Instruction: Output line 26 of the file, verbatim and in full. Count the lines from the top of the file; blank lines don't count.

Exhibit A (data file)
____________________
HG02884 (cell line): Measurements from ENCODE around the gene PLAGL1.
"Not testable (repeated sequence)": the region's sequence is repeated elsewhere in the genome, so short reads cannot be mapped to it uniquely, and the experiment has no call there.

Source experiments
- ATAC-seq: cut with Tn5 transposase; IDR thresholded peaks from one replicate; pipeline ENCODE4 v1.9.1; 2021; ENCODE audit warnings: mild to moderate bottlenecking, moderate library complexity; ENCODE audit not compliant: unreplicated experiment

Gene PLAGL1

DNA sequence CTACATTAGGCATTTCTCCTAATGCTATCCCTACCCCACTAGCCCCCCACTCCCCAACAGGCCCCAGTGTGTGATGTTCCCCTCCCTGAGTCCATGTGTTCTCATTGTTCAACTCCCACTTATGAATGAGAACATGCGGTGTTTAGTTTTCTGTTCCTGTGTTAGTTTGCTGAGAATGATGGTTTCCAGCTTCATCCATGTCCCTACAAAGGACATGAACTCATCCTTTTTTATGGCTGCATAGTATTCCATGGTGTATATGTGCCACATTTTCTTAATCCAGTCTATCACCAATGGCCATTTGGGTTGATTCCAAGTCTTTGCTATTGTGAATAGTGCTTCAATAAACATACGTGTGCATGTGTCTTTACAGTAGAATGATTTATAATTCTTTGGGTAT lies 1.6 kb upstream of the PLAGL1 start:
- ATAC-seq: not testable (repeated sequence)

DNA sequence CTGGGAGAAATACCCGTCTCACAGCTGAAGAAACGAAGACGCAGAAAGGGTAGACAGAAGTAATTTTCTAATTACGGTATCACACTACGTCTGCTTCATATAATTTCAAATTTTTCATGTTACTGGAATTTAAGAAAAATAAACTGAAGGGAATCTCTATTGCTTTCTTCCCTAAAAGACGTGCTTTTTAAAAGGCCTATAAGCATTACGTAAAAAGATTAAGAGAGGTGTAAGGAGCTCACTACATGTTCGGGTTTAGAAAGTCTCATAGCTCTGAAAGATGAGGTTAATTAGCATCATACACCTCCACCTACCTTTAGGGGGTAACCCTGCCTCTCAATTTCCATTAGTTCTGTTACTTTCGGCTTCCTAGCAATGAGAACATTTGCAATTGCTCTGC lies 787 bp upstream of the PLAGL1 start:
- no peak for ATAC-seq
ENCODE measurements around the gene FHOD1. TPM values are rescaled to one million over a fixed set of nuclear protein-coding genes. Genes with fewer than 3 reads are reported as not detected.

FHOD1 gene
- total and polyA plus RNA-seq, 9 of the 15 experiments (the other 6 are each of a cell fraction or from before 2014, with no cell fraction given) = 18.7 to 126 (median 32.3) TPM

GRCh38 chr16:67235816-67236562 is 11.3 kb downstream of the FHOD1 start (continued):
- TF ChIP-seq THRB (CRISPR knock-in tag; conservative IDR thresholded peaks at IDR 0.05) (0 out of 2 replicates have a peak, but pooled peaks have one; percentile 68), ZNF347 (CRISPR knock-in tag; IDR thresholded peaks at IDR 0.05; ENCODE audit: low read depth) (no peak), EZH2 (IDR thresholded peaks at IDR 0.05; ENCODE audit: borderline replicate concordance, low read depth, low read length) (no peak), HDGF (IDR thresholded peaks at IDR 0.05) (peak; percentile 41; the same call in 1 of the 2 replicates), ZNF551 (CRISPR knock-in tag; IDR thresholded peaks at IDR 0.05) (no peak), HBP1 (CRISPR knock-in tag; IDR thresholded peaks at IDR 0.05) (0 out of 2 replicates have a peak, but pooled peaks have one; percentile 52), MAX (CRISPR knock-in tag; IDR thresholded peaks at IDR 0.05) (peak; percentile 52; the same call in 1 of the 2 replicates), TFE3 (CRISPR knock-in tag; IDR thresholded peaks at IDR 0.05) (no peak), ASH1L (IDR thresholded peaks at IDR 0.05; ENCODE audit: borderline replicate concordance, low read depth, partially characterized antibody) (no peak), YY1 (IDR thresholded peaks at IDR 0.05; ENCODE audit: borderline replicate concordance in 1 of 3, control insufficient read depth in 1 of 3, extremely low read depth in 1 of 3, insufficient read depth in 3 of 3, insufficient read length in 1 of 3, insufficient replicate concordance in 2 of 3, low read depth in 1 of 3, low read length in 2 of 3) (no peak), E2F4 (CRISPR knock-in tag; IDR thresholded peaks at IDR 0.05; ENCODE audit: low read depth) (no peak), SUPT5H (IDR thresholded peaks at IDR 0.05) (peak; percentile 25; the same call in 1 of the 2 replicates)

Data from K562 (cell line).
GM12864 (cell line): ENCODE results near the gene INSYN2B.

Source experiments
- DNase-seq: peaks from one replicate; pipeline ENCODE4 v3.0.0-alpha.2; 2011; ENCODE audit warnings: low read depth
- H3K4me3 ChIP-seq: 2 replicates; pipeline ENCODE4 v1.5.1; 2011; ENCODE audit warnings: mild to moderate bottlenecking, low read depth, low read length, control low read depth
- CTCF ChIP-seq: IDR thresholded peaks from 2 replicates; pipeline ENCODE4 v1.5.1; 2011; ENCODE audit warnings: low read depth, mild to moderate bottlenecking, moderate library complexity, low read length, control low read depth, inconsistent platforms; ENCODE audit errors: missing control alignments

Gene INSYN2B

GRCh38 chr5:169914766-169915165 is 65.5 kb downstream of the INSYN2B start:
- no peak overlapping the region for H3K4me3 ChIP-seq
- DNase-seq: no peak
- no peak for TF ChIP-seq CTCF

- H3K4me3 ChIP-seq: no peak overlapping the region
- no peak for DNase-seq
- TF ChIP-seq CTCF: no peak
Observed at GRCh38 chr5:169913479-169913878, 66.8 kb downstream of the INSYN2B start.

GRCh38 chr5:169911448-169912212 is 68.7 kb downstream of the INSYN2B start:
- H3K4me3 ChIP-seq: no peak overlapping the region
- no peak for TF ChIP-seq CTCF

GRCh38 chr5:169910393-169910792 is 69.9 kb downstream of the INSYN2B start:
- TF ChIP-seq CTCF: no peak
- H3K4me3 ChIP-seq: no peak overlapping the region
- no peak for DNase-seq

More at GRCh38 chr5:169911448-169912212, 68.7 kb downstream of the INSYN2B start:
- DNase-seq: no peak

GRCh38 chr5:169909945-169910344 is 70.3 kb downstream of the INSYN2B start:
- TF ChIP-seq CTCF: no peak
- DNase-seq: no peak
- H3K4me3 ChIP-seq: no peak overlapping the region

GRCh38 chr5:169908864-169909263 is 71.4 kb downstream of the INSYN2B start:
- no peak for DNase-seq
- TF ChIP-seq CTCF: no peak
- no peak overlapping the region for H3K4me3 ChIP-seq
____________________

- H3K4me3 ChIP-seq: no peak overlapping the region